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Politics & Government

Stateside: Census controversy not over; opioid crisis leads to morgue expansion; 2020 political ads

someone filling out a census form in spanish
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The Trump administration is no longer pursuing a citizenship question on the 2020 Census, but there might be other ways it can keep non-citizens from participating.

 

 

Today on Stateside, we discuss how the Trump administration could still limit non-citizen participation in the 2020 Census, even after dropping its pursuit of a citizenship question. Plus, how the opioid crisis is putting a strain on the resources of county morgues.

 

 

Listen to the full show above or find individual segments below

 

Is the fight over the census citizenship question truly over? UM prof says probably not.

 

SS_20190712_Anderson_Census_Question.mp3
Stateside’s conversation with Barbara Anderson

 

  • The Trump administration announced Thursday that it would give up its pursuit of putting a citizenship question on the 2020 Census. But that doesn't mean it's a settled issue. Barbara Anderson is a University of Michigan demographer and former chair of the Census Scientific Advisory Committee. She discusses how the Trump administration could still disrupt the census count to limit non-citizen participation.

 

Increasing use of illicit opioids drives up number of veteran overdose deaths

 

SS_20190712_Lin_Veterans_Opioids.mp3
Stateside’s conversation with Allison Lin

 

  • Between 2010 and 2016, the rate of opioid overdose deaths among veterans increased by 65%. Most of these deaths don’t seem to be from prescription opioids, but from drugs available on the street like heroin and synthetic opioids.
  • Addiction psychiatrist Dr. Allison Lin is an assistant professor in the Department of Psychiatry at the University of Michigan. She is also a research investigator at the VA Center for Clinical Management Research. She explains what's behind the rising number of opioid overdose deaths of veterans, and tells us about efforts to make treatment for opioid addiction more accessible.

 

Opioid crisis prompts Macomb Cty. to look at $2 million expansion of county morgue services

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Stateside’s conversation with Daniel Spitz

 

  • Macomb County is considering adding $2 million dollars for additional staff and a building expansion for the county morgue. Officials say it's need to handle the increasing number of cases being handled by the morgue. Macomb County medical examiner Dr. Daniel Spitz joins Stateside to explain how the opioid crisis is leaving the morgue short-staffed and and in need of space.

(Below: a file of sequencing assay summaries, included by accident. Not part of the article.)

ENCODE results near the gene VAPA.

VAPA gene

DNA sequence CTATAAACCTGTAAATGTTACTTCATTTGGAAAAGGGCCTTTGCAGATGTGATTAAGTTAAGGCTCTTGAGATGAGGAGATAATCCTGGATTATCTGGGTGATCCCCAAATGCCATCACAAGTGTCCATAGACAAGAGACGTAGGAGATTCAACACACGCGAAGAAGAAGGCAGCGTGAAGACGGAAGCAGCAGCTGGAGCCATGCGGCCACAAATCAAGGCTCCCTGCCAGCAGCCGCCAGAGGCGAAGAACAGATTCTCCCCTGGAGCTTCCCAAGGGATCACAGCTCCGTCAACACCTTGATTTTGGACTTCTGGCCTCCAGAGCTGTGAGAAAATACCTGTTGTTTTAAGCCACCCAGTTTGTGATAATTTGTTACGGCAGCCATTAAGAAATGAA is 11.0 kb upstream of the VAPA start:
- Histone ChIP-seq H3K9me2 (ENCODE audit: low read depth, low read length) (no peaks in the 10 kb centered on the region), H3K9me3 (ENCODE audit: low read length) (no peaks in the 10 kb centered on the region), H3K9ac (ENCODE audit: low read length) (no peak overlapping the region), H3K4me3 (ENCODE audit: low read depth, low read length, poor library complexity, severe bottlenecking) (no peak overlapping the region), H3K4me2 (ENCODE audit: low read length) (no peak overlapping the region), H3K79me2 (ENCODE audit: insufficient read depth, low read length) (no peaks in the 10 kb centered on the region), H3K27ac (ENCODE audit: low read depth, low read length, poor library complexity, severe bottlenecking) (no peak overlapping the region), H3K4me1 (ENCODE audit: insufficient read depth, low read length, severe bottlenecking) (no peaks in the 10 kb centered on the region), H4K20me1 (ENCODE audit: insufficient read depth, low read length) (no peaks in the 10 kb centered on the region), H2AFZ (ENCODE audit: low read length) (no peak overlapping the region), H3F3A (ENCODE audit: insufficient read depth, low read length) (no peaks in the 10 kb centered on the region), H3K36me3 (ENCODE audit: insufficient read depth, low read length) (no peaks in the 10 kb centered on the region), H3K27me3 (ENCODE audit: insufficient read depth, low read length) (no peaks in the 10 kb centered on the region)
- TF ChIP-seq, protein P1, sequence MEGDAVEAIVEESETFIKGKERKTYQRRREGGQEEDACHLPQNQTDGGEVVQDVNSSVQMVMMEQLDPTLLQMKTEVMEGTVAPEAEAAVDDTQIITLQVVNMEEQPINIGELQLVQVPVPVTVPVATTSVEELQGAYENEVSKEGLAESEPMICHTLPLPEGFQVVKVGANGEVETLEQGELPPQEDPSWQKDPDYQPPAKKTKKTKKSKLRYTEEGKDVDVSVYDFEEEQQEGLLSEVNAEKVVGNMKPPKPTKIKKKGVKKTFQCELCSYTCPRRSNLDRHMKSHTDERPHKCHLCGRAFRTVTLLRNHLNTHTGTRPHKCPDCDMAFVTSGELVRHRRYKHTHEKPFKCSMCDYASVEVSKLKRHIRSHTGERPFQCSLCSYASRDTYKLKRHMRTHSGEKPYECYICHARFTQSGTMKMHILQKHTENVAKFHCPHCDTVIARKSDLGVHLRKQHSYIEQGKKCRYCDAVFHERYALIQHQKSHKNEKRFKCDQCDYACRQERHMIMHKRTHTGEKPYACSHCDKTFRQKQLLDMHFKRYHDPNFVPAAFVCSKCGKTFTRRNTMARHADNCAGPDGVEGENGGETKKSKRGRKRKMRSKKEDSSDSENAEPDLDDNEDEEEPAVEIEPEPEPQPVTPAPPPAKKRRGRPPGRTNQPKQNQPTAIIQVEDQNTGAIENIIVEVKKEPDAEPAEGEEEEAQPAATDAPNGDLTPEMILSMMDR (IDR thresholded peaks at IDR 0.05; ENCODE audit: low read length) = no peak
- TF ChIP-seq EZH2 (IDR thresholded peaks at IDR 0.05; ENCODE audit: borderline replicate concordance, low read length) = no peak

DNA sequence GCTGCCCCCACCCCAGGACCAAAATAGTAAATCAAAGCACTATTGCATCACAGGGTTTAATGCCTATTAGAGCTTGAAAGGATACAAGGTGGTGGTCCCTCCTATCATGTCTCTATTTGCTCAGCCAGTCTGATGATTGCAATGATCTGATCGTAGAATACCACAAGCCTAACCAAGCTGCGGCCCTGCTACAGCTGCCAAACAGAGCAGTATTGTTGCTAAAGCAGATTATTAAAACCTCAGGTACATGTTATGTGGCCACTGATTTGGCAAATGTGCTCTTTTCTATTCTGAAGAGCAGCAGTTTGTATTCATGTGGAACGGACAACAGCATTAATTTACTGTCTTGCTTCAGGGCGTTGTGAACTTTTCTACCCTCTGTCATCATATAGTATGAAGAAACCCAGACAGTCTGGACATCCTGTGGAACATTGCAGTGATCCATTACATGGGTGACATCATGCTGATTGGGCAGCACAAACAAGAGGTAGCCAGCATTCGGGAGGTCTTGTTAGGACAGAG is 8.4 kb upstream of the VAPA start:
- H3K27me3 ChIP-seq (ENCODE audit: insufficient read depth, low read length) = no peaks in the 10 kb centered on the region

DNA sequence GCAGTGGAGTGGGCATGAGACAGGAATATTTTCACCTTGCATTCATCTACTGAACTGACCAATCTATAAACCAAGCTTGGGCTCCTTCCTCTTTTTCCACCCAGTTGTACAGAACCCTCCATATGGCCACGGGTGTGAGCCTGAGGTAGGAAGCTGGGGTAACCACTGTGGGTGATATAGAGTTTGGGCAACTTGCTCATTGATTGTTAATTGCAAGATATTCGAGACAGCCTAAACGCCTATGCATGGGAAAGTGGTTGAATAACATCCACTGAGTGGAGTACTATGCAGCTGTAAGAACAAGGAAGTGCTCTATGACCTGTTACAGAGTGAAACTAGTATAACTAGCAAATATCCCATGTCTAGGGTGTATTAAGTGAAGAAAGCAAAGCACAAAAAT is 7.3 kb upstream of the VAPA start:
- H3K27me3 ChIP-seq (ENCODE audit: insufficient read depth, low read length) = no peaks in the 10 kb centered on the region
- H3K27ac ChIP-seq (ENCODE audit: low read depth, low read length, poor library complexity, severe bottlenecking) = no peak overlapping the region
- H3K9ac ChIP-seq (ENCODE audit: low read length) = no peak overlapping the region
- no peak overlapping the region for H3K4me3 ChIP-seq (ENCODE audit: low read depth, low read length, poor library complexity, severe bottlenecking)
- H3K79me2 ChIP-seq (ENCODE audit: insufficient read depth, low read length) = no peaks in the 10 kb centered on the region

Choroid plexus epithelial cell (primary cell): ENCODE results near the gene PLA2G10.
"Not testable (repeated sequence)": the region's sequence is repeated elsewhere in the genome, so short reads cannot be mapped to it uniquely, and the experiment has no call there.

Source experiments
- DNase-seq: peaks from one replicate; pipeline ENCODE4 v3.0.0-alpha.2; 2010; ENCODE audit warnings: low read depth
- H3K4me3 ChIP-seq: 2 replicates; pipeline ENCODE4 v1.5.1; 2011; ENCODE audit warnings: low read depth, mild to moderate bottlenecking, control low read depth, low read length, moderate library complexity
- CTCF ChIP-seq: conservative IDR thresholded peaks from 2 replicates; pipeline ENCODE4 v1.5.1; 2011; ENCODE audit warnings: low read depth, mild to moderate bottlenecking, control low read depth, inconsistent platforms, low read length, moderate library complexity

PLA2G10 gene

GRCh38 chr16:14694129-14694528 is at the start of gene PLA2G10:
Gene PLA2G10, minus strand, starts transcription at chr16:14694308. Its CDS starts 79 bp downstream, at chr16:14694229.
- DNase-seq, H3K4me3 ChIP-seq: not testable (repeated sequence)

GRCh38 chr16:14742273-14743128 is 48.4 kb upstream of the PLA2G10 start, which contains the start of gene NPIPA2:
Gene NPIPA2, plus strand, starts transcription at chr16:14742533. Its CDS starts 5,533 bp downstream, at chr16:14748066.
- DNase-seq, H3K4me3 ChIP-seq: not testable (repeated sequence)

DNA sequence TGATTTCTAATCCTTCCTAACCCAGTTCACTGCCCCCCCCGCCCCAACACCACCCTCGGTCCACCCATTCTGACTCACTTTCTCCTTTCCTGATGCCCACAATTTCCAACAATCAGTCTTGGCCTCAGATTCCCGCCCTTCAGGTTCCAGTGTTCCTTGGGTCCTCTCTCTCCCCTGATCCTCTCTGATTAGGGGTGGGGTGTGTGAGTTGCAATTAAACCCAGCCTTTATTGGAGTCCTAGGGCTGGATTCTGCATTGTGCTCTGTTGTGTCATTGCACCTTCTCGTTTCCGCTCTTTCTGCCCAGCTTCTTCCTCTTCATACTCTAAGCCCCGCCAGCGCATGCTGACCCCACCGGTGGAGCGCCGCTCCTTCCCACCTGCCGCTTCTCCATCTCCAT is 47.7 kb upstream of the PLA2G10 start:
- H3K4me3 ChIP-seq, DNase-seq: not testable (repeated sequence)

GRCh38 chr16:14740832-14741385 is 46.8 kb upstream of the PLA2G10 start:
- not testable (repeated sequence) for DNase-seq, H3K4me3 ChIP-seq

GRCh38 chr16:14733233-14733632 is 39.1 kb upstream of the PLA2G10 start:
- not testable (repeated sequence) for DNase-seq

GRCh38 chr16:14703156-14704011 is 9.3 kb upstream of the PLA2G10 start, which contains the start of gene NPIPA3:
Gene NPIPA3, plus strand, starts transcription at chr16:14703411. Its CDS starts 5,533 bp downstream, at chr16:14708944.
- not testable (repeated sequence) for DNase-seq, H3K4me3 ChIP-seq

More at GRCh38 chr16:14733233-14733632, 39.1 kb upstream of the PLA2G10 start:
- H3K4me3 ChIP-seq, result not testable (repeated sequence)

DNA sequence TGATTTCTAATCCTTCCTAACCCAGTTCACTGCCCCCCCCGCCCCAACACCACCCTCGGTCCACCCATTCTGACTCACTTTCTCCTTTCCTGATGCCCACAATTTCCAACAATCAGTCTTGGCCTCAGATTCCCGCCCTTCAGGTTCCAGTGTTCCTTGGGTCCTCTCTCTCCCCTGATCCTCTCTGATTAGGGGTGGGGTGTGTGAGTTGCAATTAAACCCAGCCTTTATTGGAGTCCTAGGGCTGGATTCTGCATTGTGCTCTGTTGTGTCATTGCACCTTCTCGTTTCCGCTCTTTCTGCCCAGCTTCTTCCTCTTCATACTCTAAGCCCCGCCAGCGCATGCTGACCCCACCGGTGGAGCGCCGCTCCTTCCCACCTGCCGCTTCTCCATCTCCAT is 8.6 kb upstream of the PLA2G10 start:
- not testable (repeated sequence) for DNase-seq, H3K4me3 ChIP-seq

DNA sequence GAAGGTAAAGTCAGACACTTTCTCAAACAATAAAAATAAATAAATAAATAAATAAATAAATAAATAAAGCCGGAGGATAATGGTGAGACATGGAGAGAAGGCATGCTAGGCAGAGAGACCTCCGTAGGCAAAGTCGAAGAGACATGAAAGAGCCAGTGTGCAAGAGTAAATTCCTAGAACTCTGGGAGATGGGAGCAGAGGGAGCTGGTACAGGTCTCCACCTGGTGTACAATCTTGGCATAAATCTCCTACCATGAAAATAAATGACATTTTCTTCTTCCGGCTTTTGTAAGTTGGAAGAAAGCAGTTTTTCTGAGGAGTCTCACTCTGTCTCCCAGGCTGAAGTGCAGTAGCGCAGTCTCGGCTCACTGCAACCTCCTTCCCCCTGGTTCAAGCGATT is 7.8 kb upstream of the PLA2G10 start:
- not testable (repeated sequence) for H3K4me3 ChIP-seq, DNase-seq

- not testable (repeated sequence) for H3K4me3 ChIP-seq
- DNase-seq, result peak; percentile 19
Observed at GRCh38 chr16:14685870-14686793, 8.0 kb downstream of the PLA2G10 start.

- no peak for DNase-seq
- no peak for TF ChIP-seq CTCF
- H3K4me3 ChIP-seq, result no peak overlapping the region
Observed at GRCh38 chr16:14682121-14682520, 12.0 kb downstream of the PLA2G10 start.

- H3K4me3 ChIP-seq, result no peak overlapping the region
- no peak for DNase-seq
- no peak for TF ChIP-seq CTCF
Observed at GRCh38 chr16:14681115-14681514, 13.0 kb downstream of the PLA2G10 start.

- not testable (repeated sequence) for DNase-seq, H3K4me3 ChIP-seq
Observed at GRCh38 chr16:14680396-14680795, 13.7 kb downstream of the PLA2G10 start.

Detroit police commissioner arrested during raucous public meeting

SS_20190712_Hunter_Detroit_Police_Comission_Meeeting.mp3
Stateside’s conversation with George Hunter

 

  • Detroit Police Commissioner Willie Burton was arrested for disorderly conduct at a commissioner meeting on Thursday when he continued to speak past his allotted time for comment. The meeting was about the use of controversial facial recognition cameras in Detroit, and was attended by a crowd of protesters. George Hunter is a crime reporter for the Detroit News, and was at the meeting. He joins Stateside to explain what happened.

 

Political roundup: Gov. Whitmer faces Democratic pushback over auto no-fault, Benton Harbor

 

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Stateside’s conversation with Vicki Barnett and Ken Sikkema

 

  • Some of the people who backed Gretchen Whitmer for governor are not happy with some recent controversial actions. Those include her support of Republican changes to the no-fault auto insurance law, and her handling of the possible closure of Benton Harbor High School.
  • Vicki Barnett is the former mayor of Farmington Hills and a former Democratic legislator. Ken Sikkema is a Senior Policy Fellow at Public Sector Consultants and a former Republican legislative leader. They discuss how Whitmer’s decisions might affect support among her political base, and her ability to make change while in office. 

 

The first campaign ads hit Michigan airwaves this weekend and aren’t expected to let up until 2020 election

 

 

SS_20190712_Mauger_Political_Ad_Spending.mp3
Stateside’s conversation with Craig Mauger

 

  • Political ads for the presidential election in 2020 are starting now, nearly a year and a half before election day. Campaign advertising on television and digital platforms is expected to add up to $6 billion across the country.
  • Craig Mauger is the executive director of the Michigan Campaign Finance Network, a watch dog group that follows politics and money. He talks about where all this money is going, and what advertising is being directed towards Michigan.

(Subscribe to the Stateside podcast on iTunes, Google Play, or with this RSS link)

 

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